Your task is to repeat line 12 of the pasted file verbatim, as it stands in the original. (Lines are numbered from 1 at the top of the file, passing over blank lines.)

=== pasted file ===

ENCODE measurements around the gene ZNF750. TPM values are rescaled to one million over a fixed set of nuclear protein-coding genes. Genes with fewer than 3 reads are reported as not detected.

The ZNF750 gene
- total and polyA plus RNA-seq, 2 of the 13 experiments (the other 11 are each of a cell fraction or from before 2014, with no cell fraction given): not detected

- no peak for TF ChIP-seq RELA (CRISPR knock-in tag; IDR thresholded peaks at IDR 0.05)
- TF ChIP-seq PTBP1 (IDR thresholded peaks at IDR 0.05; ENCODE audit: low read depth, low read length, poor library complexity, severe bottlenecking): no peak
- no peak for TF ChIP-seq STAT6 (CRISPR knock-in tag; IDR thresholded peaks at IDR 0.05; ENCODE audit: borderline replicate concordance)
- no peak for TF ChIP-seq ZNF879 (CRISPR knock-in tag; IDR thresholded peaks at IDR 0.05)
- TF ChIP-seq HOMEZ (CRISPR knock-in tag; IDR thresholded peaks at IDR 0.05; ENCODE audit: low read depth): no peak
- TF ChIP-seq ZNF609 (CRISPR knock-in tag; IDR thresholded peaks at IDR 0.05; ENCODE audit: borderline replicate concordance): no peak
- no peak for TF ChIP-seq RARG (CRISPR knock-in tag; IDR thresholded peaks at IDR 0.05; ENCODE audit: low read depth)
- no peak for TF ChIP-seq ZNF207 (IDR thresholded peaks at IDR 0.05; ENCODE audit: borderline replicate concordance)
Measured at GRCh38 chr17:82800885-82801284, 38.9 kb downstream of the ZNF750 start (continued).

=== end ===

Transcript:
Measured at GRCh38 chr17:82800885-82801284, 38.9 kb downstream of the ZNF750 start (continued).